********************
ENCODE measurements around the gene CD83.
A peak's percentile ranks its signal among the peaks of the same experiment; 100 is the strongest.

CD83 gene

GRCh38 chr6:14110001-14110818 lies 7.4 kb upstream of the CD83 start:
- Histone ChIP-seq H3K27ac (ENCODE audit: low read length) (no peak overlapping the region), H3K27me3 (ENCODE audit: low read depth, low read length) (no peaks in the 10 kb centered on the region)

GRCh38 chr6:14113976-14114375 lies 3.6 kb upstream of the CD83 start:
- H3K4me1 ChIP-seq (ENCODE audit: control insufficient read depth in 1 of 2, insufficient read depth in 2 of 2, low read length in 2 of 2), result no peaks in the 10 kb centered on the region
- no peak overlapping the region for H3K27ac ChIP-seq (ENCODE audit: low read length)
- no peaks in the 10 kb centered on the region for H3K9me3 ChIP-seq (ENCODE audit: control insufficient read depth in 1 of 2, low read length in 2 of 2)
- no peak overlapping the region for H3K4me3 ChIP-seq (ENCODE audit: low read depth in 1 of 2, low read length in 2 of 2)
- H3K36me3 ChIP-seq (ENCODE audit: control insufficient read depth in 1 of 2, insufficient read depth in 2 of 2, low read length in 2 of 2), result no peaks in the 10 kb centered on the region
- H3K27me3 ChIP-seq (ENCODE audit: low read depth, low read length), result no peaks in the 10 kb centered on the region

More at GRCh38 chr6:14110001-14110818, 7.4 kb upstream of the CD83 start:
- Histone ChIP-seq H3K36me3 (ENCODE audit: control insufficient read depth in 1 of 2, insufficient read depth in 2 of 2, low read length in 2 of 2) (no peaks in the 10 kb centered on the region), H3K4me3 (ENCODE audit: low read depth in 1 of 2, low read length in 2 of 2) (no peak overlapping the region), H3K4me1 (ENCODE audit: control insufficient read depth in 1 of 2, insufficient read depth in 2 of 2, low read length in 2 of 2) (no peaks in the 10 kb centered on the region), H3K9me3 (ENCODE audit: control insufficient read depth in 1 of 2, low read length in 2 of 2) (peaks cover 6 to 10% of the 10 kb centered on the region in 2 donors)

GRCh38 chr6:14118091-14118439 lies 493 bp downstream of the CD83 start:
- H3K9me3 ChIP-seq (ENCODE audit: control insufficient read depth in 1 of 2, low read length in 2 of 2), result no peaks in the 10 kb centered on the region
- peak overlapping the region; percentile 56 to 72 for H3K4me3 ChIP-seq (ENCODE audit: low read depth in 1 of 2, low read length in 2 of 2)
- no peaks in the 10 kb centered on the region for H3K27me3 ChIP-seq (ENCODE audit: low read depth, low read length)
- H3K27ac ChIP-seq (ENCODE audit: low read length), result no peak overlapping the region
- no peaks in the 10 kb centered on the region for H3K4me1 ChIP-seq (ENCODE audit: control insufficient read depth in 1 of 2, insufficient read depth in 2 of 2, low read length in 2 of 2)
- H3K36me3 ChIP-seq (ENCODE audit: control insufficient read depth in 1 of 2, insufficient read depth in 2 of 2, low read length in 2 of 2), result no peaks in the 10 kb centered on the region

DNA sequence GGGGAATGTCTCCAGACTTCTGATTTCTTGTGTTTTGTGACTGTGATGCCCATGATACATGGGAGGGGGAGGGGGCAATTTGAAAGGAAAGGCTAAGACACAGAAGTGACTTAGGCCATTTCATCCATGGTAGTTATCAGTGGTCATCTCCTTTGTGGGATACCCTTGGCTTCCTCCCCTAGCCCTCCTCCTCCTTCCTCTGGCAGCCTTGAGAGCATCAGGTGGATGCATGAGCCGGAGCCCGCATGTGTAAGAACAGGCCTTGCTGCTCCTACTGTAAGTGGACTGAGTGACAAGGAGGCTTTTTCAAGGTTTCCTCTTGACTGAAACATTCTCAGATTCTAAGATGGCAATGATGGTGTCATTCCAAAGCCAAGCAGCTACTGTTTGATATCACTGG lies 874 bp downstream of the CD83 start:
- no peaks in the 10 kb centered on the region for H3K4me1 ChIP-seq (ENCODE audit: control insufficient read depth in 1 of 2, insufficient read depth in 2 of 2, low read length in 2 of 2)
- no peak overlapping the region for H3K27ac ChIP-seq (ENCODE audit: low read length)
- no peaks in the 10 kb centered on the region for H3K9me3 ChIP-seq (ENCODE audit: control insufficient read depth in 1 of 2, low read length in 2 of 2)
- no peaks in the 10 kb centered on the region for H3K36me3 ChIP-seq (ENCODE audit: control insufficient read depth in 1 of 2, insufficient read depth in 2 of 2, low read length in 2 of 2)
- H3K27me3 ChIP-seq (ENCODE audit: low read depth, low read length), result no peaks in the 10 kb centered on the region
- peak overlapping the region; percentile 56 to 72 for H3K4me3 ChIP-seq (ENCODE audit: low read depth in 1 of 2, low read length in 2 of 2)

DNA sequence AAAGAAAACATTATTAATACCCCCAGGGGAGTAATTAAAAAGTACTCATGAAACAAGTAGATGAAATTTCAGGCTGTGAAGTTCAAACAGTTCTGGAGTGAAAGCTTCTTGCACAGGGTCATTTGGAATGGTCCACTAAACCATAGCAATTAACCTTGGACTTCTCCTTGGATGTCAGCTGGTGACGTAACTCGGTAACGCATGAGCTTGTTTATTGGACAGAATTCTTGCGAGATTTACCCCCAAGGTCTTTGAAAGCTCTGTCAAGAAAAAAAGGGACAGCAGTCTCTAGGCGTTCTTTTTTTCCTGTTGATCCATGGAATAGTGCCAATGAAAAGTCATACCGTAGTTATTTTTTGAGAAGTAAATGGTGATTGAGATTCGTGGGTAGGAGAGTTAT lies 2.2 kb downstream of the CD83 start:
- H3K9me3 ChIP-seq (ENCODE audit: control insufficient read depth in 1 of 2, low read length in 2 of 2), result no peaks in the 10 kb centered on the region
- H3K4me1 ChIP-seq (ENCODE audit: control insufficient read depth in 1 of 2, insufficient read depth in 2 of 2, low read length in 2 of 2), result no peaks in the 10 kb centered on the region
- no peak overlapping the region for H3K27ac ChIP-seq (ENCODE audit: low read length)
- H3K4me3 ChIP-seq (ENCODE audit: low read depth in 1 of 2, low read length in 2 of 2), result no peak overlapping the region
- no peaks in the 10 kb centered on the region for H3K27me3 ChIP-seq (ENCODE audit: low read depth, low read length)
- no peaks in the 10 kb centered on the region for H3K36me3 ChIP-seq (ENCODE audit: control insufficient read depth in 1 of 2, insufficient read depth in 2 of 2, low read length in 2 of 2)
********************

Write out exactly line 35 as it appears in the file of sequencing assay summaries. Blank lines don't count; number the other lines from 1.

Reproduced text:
- no peaks in the 10 kb centered on the region for H3K36me3 ChIP-seq (ENCODE audit: control insufficient read depth in 1 of 2, insufficient read depth in 2 of 2, low read length in 2 of 2)